The study was supported by the Swedish Research Council, Brain Research Foundation, Novo Nordisk, Tore Nilsons foundation and Åhlens foundation. The SNP genotyping was performed by the SNP Technology Platform, Uppsala, Sweden (http://​www.​genotyping.​se) with support from Uppsala University and the Knut and Alice Wallenberg foundation and at the Uppsala Genome Centre. We thank research coordinator Märta Fredriksson and research nurse Micaela Forssén for excellent work with the collection of normal weight adolescents. We thank the Healthy Growth Study Group for their contribution in this study. The Healthy Growth Study Group consists of (1) Harokopio University Research Team/Department of Nutrition and Dietetics: Yannis Manios (Coordinator), George Moschonis (Project manager), Katerina P Skenderi, Evangelia Grammatikaki, Odysseas Androutsos, Sofia Tanagra, Alexandra Koumpitski, Paraskevi-Eirini Siatitsa, Anastasia Vandorou, Aikaterini-Efstathia Kyriakou, Vasiliki Dede, Maria Kantilafti, Aliki-Eleni Farmaki, Aikaterini Siopi, Sofia Micheli, Louiza Damianidi, Panagiota Margiola, Despoina Gakni, Vasiliki Iatridi, Christina Mavrogianni, Kelaidi Michailidou, Aggeliki Giannopoulou, Efstathoula Argyri, Konstantina Maragkopoulou, Maria Spyridonos, Eirini Tsikalaki, Panagiotis Kliasios, Anthi Naoumi, Konstantinos Koutsikas, Katerina Kondaki, Epistimi Aggelou, Zoi Krommyda, Charitini Aga, Manolis Birbilis, Ioanna Kosteria, Amalia Zlatintsi, Elpida Voutsadaki, Eleni-Zouboulia Papadopoulou, Zoi Papazi, Maria Papadogiorgakaki, Fanouria Chlouveraki, Maria Lyberi, Nora Karatsikaki-Vlami, Eva Dionysopoulou and Efstratia Daskalou (2) Aristotle University of Thessaloniki/School of Physical Education and Sports Sciences: Vassilis Mougios, Anatoli Petridou, Konstantinos Papaioannou, Georgios Tsalis, Ananis Karagkiozidis, Konstantinos Bougioukas, Afroditi Sakellaropoulou and Georgia Skouli. (3) University of Athens/ Medical School: George P Chrousos, Maria Drakopoulou and Evangelia Charmandari.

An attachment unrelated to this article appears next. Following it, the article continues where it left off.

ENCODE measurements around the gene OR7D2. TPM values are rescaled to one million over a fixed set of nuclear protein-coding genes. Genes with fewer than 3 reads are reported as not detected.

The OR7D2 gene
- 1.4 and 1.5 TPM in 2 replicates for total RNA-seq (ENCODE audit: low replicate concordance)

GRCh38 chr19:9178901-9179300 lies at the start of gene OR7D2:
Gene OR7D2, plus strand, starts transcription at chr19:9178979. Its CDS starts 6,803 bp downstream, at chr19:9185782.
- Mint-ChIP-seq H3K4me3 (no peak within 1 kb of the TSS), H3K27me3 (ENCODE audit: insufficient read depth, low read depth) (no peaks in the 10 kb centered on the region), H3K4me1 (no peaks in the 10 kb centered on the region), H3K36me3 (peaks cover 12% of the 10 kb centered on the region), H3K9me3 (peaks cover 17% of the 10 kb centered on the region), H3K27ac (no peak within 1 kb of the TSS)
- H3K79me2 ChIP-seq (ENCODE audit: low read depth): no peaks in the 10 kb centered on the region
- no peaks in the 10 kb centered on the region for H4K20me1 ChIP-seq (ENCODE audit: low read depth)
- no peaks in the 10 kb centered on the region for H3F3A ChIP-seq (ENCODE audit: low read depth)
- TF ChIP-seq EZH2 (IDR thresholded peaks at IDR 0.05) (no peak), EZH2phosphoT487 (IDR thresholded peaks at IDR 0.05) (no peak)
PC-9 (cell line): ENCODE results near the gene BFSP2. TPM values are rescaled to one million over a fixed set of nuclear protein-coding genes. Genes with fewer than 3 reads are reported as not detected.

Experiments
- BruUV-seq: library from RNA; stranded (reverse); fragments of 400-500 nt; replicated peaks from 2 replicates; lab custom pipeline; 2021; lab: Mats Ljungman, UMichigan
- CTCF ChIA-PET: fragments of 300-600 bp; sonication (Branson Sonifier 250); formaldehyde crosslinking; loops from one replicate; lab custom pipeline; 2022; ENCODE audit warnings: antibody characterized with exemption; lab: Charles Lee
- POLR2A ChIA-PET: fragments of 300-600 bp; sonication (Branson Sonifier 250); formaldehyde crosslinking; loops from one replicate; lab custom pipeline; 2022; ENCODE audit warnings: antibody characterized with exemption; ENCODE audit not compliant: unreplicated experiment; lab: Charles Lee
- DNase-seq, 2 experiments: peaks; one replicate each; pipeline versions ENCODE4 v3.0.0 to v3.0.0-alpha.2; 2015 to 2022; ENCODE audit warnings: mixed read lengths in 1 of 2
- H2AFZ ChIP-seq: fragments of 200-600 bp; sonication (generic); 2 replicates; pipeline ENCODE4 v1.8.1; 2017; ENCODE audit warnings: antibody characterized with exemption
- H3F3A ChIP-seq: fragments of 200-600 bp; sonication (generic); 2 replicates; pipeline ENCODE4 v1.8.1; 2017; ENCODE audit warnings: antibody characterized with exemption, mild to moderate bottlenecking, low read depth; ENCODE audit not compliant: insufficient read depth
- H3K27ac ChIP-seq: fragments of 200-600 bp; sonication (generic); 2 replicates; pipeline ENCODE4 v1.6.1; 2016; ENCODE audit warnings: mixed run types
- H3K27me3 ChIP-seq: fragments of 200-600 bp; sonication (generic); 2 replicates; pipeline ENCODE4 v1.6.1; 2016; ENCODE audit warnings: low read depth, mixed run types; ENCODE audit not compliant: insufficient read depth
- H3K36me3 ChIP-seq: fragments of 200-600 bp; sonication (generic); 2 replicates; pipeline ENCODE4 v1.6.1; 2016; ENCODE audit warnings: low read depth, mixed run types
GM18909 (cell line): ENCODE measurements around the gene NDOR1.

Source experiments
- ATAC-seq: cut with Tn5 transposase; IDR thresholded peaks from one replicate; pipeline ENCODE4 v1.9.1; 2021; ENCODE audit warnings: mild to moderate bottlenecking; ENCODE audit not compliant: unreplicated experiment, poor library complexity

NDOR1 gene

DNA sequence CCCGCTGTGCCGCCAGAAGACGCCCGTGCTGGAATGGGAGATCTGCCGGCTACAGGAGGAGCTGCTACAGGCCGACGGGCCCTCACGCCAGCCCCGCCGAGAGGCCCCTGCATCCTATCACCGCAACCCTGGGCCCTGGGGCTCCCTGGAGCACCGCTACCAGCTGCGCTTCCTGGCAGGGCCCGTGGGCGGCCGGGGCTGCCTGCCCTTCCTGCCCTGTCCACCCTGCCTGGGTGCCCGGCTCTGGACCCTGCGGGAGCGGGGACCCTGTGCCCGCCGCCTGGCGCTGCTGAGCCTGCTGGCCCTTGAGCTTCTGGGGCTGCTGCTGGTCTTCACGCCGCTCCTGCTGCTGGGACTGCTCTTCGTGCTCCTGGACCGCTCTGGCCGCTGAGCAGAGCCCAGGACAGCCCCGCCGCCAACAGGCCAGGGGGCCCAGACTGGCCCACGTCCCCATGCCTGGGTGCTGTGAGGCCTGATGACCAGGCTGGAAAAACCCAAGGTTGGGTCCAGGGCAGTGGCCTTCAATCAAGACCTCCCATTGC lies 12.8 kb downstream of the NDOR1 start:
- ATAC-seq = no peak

Authors’ Affiliations

Department of Neuroscience, Functional Pharmacology, Uppsala University, BMC
Department of Nutrition & Dietetics, Harokopio University of Athens
Department for Clinical Science, Intervention and Technology (CLINTEC), department of Pediatrics, Karolinska Institute, Karolinska University Hospital
First Department of Pediatrics, Athens University Medical School, Aghia Sophia Children’s Hospital, Thivon and Levadias
Pediatrics, National Childhood Obesity Centre


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  29. Pre-publication history

    1. The pre-publication history for this paper can be accessed here:http://​www.​biomedcentral.​com/​1471-2350/​13/​36/​prepub